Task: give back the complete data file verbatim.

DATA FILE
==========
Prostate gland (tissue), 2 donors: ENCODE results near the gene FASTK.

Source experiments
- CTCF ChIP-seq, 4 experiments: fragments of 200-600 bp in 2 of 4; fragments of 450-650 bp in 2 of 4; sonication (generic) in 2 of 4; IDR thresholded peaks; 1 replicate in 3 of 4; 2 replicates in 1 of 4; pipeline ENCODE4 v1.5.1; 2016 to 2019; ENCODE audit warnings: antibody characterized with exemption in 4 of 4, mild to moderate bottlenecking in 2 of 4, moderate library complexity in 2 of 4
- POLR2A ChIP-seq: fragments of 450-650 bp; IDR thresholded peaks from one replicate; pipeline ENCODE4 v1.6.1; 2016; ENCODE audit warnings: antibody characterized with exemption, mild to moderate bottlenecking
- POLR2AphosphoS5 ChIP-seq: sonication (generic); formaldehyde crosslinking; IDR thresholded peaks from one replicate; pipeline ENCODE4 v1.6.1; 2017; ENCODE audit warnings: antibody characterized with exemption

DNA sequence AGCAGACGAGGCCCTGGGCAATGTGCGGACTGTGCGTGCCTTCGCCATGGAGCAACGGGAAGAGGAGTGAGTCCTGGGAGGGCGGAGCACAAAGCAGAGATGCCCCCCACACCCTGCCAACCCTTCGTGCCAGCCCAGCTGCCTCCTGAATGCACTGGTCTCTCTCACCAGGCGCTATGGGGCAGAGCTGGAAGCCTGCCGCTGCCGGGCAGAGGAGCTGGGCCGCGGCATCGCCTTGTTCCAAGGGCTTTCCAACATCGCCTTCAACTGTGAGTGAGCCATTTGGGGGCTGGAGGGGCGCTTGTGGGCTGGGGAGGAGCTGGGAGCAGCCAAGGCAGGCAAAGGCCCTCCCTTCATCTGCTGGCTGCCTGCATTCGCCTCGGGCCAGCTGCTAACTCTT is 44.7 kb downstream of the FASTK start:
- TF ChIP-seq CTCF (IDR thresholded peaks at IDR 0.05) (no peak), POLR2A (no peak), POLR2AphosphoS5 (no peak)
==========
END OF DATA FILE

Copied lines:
Prostate gland (tissue), 2 donors: ENCODE results near the gene FASTK.

Source experiments
- CTCF ChIP-seq, 4 experiments: fragments of 200-600 bp in 2 of 4; fragments of 450-650 bp in 2 of 4; sonication (generic) in 2 of 4; IDR thresholded peaks; 1 replicate in 3 of 4; 2 replicates in 1 of 4; pipeline ENCODE4 v1.5.1; 2016 to 2019; ENCODE audit warnings: antibody characterized with exemption in 4 of 4, mild to moderate bottlenecking in 2 of 4, moderate library complexity in 2 of 4
- POLR2A ChIP-seq: fragments of 450-650 bp; IDR thresholded peaks from one replicate; pipeline ENCODE4 v1.6.1; 2016; ENCODE audit warnings: antibody characterized with exemption, mild to moderate bottlenecking
- POLR2AphosphoS5 ChIP-seq: sonication (generic); formaldehyde crosslinking; IDR thresholded peaks from one replicate; pipeline ENCODE4 v1.6.1; 2017; ENCODE audit warnings: antibody characterized with exemption

DNA sequence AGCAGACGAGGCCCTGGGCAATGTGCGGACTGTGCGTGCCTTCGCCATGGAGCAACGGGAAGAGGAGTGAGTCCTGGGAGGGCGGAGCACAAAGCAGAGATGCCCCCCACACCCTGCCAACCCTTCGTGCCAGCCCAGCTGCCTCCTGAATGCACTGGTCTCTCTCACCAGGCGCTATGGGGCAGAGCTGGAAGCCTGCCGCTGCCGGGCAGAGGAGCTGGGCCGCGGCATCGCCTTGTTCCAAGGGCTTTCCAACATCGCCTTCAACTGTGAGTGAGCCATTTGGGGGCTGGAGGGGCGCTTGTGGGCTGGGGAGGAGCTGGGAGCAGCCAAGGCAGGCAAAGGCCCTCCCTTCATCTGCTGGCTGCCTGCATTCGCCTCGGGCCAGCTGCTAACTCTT is 44.7 kb downstream of the FASTK start:
- TF ChIP-seq CTCF (IDR thresholded peaks at IDR 0.05) (no peak), POLR2A (no peak), POLR2AphosphoS5 (no peak)